Pascall’s initiatives appeared to be working, reported the Erie Crime Analysis Center, after it compared South District crime statistics from April 2009 to March 2010 with those from April 2012 to March 2013:
• Vehicle thefts dropped 42.6 percent – from 211 to 121
• Robberies fell by 13 percent – from 115 to 100
• Burglaries decreased 9.4 percent – from 512 to 464
• Assaults dropped 6 percent– from 182 to 171
The incidence of rapes in the South District, meanwhile, increased from 16 to 18. There were no homicides in the district from April 2012 to March 2013. In 2009-10 there were four.
“The biggest impact has been on Seneca Street,” Pascall said. “It was really bad when I first started, with larcenies, burglaries, problem properties. There were pockets of problems. Now there are not as many people hanging on corners.”
A narcotics raid on Hammerschmidt Avenue in April resulted in the arrest of a 40-year-old man, said police.
“The suspect was selling hallucinogenic mushrooms,” said Officer Anthony LeBron, who works the South District community police beat with Officer David Fay. “He had a grow farm in his apartment. He was putting the mushrooms in candy molds and covering them with chocolate; that’s how he was selling them.”
LeBron identified the suspect as Robert L. Wilson. Wilson, police said, was also charged with criminal possession of a loaded AK-47. Wilson’s apartment on Hammerschmidt was blocks away from School 93, Southside Elementary.
According to LeBron, when a police raid nets narcotics or weapons, the tenant could face eviction within 72 hours. Notice to evict usually requires 30 calendar days.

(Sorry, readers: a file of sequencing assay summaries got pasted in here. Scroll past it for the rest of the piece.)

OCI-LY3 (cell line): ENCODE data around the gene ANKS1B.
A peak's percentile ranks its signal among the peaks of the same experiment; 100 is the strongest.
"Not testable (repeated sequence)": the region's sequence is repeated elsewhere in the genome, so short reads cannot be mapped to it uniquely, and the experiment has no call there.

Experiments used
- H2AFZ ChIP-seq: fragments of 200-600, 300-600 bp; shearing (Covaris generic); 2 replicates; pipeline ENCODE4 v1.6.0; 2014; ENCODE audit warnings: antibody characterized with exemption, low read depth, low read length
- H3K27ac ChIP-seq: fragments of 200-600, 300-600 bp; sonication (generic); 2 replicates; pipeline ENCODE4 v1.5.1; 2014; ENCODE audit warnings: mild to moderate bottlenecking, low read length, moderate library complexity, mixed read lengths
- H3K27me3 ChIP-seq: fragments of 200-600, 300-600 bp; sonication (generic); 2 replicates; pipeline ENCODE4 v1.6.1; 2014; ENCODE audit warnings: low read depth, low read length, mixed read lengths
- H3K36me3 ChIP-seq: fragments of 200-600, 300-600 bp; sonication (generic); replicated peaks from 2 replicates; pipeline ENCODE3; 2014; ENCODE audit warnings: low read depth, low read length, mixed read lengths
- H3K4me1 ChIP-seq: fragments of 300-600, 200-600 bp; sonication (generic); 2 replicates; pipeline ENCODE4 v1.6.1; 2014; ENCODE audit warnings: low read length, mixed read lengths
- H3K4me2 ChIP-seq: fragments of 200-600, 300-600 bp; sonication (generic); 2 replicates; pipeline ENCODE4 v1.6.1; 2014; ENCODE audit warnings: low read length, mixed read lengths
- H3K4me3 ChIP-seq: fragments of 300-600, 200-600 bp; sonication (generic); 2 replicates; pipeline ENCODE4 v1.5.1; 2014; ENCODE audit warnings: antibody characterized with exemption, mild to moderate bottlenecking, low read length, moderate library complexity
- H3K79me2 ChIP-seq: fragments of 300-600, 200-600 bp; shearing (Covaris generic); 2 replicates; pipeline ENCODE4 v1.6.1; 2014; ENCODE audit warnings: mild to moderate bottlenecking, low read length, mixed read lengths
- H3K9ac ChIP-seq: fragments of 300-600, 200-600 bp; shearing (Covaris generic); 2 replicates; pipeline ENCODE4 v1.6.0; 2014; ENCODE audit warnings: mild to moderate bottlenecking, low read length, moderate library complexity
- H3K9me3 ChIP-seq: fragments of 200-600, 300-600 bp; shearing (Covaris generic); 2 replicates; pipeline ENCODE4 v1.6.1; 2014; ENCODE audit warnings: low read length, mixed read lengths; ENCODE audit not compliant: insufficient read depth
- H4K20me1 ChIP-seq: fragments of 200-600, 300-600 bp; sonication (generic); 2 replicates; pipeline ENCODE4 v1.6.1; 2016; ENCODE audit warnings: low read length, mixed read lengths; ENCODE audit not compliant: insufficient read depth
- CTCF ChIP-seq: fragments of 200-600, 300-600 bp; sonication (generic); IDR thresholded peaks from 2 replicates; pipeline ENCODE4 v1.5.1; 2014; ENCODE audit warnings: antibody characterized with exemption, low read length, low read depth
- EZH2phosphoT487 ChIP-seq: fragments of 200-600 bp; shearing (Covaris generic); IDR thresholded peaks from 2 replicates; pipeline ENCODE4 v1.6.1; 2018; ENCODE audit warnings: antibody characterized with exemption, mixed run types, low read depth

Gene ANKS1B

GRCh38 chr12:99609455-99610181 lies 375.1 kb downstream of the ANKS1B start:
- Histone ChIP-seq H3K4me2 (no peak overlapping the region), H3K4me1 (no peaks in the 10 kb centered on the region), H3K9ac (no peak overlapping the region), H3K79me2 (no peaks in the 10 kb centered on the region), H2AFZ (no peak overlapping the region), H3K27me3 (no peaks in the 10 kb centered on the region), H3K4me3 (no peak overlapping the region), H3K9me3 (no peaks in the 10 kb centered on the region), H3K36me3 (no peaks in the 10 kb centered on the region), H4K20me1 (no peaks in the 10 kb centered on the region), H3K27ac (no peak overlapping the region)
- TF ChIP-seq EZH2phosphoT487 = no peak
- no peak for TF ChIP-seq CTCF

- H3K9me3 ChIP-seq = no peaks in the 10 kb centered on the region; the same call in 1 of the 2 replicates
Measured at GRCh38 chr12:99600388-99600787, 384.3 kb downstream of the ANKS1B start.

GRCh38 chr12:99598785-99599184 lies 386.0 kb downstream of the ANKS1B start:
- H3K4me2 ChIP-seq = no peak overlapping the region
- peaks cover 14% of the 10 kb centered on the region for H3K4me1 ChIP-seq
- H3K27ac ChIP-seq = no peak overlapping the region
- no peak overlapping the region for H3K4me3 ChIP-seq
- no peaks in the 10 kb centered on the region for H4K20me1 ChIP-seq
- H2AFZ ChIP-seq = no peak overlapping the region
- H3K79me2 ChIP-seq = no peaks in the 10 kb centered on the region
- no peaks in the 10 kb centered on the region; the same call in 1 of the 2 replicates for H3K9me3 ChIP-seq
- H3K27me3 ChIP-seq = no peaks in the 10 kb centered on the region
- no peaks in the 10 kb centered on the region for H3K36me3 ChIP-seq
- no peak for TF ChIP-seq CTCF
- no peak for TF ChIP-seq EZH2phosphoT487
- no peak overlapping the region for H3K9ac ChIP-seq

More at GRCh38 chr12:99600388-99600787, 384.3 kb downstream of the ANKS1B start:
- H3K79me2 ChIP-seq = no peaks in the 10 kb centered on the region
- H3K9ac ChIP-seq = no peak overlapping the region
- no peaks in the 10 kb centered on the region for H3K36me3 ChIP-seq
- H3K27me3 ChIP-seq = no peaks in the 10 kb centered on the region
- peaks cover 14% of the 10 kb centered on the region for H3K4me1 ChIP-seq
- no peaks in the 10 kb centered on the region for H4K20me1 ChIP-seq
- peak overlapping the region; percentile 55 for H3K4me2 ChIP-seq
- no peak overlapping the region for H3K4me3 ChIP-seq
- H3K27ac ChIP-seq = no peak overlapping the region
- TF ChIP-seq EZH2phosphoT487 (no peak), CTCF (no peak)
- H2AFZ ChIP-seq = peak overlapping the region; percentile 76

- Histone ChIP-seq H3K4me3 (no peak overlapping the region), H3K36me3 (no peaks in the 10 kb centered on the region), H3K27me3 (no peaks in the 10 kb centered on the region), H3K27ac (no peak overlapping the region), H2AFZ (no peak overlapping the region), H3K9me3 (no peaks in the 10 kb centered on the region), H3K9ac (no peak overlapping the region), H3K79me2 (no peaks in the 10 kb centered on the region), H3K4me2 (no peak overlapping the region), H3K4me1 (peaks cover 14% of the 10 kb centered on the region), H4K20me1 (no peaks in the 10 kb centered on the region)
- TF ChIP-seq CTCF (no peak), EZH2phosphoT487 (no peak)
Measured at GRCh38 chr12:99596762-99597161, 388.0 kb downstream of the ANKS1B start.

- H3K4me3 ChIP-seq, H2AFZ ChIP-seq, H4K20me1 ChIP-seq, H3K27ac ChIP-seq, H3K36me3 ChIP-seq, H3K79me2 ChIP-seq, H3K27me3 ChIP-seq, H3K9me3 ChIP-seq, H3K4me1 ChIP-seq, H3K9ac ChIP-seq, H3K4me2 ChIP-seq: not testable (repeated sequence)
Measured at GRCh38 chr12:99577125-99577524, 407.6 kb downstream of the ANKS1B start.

Wilson was sent packing within days of his arrest, LeBron reported.
“I’m not picking on the landlords because there are a lot of good ones, but you end up with these absentee landlords who aren’t even in the state of New York maintaining tenants who are creating havoc or holding the neighborhood hostage,” LeBron said. “I can’t, in good conscience, allow someone to make money off of that at the expense of everyone else on that block. That’s not how it should be.”
Ronald B. Reczek is the third generation in his family to live in the house his grandfather bought in Kaisertown nearly a century ago. Reczek, who retired from General Motors after working 42 years, was raised on Weiss Street and returned there to live in 2008 after the death of his father.
Weiss – running from Dingens Street, crossing Clinton and Casimir Street – was not the street he remembered as a child.